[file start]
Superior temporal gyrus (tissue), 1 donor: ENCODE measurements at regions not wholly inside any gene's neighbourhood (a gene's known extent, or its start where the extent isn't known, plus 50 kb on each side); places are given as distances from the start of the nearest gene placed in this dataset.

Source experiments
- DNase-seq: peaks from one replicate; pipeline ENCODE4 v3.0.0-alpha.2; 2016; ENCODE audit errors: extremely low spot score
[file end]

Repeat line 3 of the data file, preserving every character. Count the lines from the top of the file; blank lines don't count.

- DNase-seq: peaks from one replicate; pipeline ENCODE4 v3.0.0-alpha.2; 2016; ENCODE audit errors: extremely low spot score